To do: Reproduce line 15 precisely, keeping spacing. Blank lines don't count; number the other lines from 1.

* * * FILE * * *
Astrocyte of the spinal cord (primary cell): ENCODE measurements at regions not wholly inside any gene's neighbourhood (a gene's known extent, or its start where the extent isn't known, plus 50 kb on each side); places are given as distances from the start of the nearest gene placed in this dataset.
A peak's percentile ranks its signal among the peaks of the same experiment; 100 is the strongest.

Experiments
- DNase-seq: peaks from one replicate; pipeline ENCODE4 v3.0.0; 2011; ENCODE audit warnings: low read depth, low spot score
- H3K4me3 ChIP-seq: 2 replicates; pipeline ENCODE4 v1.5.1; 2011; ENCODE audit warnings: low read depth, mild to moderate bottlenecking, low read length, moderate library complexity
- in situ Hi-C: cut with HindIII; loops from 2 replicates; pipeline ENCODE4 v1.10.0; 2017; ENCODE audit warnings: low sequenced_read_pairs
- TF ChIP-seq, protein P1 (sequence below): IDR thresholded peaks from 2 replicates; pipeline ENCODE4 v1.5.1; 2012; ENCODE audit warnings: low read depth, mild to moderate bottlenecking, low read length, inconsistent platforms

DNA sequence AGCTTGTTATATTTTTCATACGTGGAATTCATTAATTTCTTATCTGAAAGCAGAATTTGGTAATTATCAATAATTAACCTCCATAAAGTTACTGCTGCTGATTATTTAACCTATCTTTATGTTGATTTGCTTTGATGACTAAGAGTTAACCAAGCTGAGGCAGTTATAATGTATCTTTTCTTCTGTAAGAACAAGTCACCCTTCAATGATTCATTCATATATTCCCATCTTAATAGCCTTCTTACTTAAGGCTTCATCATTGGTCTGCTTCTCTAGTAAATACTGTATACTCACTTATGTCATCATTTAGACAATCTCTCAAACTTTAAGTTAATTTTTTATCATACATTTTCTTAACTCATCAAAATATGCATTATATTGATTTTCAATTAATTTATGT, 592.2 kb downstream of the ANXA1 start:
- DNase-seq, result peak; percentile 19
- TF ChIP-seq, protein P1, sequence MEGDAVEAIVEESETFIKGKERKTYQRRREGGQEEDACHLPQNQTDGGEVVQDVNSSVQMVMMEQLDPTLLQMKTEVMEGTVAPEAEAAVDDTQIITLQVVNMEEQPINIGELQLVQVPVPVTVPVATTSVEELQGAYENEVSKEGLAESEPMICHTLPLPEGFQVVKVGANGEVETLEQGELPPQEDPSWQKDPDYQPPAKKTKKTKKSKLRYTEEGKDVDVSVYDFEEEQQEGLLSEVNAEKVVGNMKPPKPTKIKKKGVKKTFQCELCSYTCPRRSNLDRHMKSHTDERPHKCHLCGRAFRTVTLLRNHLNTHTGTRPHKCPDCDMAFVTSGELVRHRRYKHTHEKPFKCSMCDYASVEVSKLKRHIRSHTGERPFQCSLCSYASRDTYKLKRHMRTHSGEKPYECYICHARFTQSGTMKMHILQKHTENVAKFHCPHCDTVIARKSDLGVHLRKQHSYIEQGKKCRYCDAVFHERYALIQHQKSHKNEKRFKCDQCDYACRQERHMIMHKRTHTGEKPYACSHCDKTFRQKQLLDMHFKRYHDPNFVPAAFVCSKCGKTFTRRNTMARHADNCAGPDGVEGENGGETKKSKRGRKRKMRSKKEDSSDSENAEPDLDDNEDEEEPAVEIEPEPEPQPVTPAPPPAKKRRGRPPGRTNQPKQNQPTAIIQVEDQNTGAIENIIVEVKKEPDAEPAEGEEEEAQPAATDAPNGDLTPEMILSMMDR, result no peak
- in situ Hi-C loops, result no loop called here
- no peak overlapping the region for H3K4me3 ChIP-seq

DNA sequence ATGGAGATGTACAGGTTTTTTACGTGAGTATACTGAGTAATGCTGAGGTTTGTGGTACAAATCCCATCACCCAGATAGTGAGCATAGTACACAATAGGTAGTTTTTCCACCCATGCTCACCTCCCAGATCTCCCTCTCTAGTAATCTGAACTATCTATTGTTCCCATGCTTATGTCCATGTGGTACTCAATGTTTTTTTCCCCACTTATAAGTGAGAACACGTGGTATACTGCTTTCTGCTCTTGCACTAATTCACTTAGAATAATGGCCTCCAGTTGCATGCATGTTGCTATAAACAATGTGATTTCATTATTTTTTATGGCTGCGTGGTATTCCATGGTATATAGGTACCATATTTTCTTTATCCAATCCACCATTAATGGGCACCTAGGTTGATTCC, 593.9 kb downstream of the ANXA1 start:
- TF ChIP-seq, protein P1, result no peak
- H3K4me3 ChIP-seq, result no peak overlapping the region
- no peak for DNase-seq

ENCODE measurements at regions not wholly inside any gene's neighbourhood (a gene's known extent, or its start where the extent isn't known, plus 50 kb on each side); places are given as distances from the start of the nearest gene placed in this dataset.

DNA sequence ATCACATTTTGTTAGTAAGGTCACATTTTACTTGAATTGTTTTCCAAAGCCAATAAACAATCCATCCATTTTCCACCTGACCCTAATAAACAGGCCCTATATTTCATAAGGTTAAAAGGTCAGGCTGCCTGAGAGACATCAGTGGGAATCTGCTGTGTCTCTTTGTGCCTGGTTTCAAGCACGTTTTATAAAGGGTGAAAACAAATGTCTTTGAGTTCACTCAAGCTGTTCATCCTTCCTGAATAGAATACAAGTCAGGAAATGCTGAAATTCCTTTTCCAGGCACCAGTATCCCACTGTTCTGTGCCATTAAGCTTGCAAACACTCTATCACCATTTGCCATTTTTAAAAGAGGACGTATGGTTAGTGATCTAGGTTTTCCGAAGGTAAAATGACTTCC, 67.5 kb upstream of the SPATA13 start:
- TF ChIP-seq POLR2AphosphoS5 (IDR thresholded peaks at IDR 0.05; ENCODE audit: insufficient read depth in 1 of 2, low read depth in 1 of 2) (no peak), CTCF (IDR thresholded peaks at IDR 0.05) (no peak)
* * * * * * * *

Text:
- H3K4me3 ChIP-seq, result no peak overlapping the region